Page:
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NAME    [Toc]    [Back]

     uio, uiomove -- device driver I/O routines

SYNOPSIS    [Toc]    [Back]

     #include <sys/types.h>
     #include <sys/uio.h>

     struct uio {
	     struct  iovec *uio_iov;
	     int     uio_iovcnt;
	     off_t   uio_offset;
	     int     uio_resid;
	     enum    uio_seg uio_segflg;
	     enum    uio_rw uio_rw;
	     struct  thread *uio_td;

     uiomove(void *buf, int howmuch, struct uio *uiop);

DESCRIPTION    [Toc]    [Back]

     The function uiomove() is used to handle transfer of data between buffers
     and I/O vectors that might possibly also cross the user/kernel space

     As a result of any read(2), write(2), readv(2), or writev(2) system call
     that is being passed to a character-device driver, the appropriate driver
     d_read or d_write entry will be called with a pointer to a struct uio
     being passed.  The transfer request is encoded in this structure.	The
     driver itself should use uiomove() to get at the data in this structure.

     The fields in the uio structure are:

     uio_iov	 The array of I/O vectors to be processed.  In the case of
		 scatter/gather I/O, this will be more than one vector.

     uio_iovcnt  The number of I/O vectors present.

     uio_offset  The offset into the device.

     uio_resid	 The number of bytes to process.

     uio_segflg  One of the following flags:

		 UIO_USERSPACE	The I/O vector points into a process's address

		 UIO_SYSSPACE	The I/O vector points into the kernel address

		 UIO_NOCOPY	Don't copy, already in object.

     uio_rw	 The direction of the desired transfer, either UIO_READ, or

     uio_td	 The pointer to a struct thread for the associated thread;
		 used if uio_segflg indicates that the transfer is to be made
		 from/to a process's address space.

EXAMPLES    [Toc]    [Back]

     The idea is that the driver maintains a private buffer for its data, and
     processes the request in chunks of maximal the size of this buffer.  Note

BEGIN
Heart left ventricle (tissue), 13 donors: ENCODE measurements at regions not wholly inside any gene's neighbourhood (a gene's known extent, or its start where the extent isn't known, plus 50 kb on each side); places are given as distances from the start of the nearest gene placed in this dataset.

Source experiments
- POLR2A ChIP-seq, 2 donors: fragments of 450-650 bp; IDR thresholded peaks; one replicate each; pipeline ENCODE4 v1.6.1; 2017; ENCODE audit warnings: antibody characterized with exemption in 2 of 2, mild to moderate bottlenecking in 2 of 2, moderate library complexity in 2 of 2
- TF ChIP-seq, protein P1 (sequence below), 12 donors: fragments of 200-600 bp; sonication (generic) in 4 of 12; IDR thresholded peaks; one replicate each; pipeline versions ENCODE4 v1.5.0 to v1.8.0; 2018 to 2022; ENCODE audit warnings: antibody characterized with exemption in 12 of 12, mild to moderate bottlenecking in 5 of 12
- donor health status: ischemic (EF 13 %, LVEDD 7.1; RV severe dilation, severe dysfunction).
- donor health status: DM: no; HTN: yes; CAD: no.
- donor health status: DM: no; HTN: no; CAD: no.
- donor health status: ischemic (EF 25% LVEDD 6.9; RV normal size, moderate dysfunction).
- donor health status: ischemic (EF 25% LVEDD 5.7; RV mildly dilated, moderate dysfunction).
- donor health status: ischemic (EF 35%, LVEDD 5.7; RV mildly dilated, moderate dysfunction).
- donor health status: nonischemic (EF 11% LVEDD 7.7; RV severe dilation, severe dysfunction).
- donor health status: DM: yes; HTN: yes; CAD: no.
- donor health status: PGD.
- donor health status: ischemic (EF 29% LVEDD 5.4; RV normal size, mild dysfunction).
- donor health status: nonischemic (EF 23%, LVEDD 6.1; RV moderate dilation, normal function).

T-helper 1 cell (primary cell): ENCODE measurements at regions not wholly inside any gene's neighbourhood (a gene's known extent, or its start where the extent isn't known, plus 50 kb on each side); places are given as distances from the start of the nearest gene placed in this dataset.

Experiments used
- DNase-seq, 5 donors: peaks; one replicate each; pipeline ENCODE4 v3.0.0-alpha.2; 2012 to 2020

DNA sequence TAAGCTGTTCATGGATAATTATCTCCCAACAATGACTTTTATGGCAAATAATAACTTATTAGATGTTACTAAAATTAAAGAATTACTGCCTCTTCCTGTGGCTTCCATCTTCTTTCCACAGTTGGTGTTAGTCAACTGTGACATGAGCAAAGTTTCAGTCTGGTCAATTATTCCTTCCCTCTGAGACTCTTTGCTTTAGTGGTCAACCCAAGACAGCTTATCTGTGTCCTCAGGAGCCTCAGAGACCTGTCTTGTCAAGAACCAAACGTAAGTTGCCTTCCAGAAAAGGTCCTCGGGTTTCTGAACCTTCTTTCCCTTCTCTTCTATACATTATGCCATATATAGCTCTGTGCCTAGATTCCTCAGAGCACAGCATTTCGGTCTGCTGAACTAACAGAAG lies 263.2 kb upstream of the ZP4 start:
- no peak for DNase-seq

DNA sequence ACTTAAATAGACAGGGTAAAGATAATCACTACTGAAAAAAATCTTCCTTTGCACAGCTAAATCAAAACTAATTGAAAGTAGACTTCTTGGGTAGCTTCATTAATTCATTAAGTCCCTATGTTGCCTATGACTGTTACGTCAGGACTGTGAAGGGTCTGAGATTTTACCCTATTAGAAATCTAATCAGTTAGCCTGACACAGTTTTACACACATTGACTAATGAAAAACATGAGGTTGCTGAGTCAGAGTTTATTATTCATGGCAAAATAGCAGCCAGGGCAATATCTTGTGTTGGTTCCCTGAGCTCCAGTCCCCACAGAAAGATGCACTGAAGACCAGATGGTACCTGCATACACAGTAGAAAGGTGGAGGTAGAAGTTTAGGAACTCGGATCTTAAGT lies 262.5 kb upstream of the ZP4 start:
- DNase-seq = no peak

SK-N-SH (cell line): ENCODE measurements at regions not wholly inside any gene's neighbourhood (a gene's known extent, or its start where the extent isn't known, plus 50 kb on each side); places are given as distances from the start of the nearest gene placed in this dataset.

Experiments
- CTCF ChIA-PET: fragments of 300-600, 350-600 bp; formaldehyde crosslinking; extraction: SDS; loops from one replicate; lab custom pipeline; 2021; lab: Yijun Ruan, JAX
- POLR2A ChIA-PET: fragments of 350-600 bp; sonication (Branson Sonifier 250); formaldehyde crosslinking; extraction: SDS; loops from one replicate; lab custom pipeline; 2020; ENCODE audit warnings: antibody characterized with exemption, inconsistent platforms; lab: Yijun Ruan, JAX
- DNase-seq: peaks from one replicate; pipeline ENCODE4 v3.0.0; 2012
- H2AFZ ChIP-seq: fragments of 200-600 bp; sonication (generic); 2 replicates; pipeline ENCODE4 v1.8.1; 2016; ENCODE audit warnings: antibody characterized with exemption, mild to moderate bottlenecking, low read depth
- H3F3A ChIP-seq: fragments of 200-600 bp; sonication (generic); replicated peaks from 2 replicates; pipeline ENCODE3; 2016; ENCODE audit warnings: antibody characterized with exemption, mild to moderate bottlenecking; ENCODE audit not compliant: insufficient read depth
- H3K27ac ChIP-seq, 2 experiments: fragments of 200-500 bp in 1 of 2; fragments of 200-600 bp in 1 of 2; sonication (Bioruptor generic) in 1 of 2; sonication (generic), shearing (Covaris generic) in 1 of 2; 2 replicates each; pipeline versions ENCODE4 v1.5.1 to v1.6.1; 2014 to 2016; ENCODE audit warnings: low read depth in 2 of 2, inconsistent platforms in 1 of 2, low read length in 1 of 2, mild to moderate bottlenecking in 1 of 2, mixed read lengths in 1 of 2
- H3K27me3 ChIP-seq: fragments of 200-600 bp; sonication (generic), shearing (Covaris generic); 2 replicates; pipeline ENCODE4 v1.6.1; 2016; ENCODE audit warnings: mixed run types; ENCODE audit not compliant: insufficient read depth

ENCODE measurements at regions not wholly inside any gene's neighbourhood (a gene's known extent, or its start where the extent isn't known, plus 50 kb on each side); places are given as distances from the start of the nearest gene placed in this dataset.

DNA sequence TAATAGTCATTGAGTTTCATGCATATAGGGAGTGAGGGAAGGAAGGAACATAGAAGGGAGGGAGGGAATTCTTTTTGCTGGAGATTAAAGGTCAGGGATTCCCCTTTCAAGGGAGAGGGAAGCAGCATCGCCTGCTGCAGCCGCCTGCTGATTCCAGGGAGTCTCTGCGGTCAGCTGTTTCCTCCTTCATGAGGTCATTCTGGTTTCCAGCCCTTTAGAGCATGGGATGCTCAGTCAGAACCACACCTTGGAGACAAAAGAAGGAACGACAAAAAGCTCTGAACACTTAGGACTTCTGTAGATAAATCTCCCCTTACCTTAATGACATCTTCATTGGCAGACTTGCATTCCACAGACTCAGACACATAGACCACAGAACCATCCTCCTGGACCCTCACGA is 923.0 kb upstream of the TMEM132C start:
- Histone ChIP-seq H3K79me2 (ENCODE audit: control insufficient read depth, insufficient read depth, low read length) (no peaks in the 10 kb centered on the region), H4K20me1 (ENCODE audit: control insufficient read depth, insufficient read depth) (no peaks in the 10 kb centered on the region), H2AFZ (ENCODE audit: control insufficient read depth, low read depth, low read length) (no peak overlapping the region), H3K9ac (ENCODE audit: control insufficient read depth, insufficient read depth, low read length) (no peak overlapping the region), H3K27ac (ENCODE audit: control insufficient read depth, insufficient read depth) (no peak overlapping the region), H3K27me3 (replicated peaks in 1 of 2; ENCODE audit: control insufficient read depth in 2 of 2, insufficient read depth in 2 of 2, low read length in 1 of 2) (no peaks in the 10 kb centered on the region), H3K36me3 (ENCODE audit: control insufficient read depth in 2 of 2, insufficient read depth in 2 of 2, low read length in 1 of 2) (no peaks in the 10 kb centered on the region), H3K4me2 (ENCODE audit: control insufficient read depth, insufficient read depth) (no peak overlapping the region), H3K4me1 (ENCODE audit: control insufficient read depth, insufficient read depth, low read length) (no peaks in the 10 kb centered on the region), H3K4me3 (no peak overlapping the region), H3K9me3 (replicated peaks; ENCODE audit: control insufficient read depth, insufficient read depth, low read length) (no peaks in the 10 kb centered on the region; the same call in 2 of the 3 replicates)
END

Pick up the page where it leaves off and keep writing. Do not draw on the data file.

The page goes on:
that the buffer handling below is very simplified and won't work (the
     buffer pointer is not being advanced in case of a partial read), it's
     just here to demonstrate the uio handling.

     /* MIN() can be found there: */
     #include <sys/param.h>

     #define BUFSIZE 512
     static char buffer[BUFSIZE];

     static int data_available;      /* amount of data that can be read */

     static int
     fooread(dev_t dev, struct uio *uio, int flag)
	     int rv, amnt;

	     while (uio->uio_resid > 0) {
		     if (data_available > 0) {
			     amnt = MIN(uio->uio_resid, data_available);
			     if ((rv = uiomove(buffer, amnt, uio))
				 != 0)
				     goto error;
			     data_available -= amnt;
		     } else {
			     tsleep(...);    /* wait for a better time */
	     return 0;
	     /* do error cleanup here */
	     return rv;

RETURN VALUES    [Toc]    [Back]

     uiomove() can return EFAULT from the invoked copyin(9) or copyout(9) in
     case the transfer was to/from a process's address space.

SEE ALSO    [Toc]    [Back]

     read(2), readv(2), write(2), writev(2), copyin(9), copyout(9), sleep(9)

HISTORY    [Toc]    [Back]

     The uio mechanism appeared in some early version of UNIX.

AUTHORS    [Toc]    [Back]

     This man page was written by Jorg Wunsch.

FreeBSD 5.2.1		       February 2, 1997 		 FreeBSD 5.2.1
[ Back ]
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